The Bankers (Los Banqueros); by Jason deCaire Taylor, in Isla Mujeres
Updated: Jul 23
In the Manchones Gallery of MUSA, Isla Mujeres, divers and snorkelers alike are greeted by the sight of six men with their backsides poking up in the air, their heads hidden in the sand, and their briefcases laid beside them. What is the story behind these statues?
Jason deCaire Taylor laid these statues on the ocean floor in the second expansion of MUSA in 2012. These figures can be seen clearly while snorkeling, being at a depth of 9 mt/ 30 ft but can be best appreciated while diving.
They have been laid in their final resting place close to the Silent Evolution and are a favorite amongst divers. Their heads are in the sand. The central three figures have briefcases beside them, close to their arms. Two of the cases have cell phones lying on top. Take a look between their legs and you will often see a king crab or various other life forms looking back at you.
To the East of Biomap, there exists a sole banker who is one of the first statues placed. Because of the difference in the timing of submerging the statues, this one was laid separately. It is perhaps the least known and least visited of all of the MUSA statues.
According to Jason deCaire Taylor "The bankers are a symbol of how little we look to the future and how we are focused on short-term gain. Each sculpture is in a prayer position to show that monetary items have replaced his god. Each Banker has a cavity between his buttocks for marine life to inhabit. Crustaceans and eels make this space their home."(1)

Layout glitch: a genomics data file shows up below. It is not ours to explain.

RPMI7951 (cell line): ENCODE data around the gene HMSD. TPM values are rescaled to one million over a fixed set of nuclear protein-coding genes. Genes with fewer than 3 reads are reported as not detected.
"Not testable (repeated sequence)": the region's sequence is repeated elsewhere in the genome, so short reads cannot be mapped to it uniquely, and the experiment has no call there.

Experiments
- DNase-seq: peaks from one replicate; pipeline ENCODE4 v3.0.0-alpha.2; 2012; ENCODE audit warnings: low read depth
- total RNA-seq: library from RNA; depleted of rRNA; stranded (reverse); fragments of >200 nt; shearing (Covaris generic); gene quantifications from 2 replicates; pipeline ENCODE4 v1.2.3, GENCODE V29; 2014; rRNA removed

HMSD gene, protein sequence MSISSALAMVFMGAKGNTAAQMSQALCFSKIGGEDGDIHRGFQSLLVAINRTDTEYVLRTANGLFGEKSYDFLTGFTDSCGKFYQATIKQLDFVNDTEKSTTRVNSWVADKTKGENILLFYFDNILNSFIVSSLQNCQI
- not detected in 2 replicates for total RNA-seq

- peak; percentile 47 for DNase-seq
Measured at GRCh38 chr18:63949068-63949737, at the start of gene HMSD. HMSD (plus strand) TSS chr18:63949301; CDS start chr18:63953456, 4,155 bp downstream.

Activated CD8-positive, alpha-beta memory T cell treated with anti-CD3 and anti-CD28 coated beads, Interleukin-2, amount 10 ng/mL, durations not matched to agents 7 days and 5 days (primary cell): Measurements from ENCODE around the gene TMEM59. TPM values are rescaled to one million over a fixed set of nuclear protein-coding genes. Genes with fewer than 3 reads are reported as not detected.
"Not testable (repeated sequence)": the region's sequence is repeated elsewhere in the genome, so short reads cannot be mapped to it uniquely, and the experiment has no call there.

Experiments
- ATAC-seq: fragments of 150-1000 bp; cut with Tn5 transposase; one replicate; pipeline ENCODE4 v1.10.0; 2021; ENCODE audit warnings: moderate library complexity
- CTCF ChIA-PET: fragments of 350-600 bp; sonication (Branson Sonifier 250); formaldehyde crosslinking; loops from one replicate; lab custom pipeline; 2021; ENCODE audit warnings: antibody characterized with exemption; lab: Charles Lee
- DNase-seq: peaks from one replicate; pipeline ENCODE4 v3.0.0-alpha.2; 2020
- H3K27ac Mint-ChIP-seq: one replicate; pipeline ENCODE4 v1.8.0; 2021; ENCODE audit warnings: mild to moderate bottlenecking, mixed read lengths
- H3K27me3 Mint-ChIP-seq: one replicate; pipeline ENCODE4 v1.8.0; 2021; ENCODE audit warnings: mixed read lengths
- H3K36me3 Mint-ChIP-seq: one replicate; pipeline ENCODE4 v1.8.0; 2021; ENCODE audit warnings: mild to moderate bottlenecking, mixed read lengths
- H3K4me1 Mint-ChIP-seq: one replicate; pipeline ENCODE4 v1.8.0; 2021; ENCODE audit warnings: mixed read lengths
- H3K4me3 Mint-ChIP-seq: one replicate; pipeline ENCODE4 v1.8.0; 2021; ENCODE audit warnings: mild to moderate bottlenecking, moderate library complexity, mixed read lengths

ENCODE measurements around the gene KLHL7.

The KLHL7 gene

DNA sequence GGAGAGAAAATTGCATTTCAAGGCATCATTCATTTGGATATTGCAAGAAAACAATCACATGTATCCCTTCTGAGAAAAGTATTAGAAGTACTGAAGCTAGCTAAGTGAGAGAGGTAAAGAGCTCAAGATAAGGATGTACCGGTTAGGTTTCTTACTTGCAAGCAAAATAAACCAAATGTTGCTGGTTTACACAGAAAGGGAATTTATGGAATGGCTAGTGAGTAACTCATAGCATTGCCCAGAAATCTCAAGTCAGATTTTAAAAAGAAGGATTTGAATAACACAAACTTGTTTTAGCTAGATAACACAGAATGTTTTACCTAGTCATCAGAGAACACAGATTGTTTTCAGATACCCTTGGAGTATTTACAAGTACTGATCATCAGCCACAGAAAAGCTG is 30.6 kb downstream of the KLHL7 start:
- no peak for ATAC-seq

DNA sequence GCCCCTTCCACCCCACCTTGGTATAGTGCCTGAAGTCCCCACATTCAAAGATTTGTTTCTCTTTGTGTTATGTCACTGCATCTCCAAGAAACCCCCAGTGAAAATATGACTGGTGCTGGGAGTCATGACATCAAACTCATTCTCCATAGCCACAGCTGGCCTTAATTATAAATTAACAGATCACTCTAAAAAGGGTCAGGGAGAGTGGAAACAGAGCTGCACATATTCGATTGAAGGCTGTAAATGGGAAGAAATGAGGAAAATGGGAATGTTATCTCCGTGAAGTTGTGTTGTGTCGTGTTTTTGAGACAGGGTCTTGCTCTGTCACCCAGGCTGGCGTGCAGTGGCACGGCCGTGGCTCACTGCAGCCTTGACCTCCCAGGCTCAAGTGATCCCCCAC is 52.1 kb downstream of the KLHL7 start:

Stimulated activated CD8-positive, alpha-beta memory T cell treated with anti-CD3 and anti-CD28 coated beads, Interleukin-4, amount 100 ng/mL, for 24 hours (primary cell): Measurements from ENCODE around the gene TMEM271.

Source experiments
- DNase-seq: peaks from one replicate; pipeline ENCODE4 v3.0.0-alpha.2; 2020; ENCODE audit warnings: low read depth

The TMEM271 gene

as he quotes in his book "The bankers symbolize denial, a resistance to acknowledge our looming environmental crisis, and the short-sighted actions of banking and government institutions. The identical positioning of the figures in a prayer-like pose aims to highlight a shift in values - the replacement of idealism with a misplaced emphasis on monetary remuneration. The buttocks support an internal living space for crustaceans and juvenile fish to breed and inhabit" (2)
These statues were previously called "The Politicians" and they were in this position with their heads in the sand and their briefcases full of money, placed to the side, because of their refusal to see and admit to climate change.
All explanations give the statues a powerful political and environmental statement.
9 meters / 30 feet
Entry Level, Beginners, and all levels of certified divers
Average Visibility Underwater
20-30 mt / 66-99 feet
Average Water Temp
28 C°/ 82F°
M.U.S.A. Museo Subacuático de Arte. (2022, April 25). Underwater Sculpture by Jason deCaires Taylor. https://www.underwatersculpture.com/projects/musa-mexico/
The Underwater Museum, The submerged sculptures of Jason deCaires Taylor, Chronicle Books 2014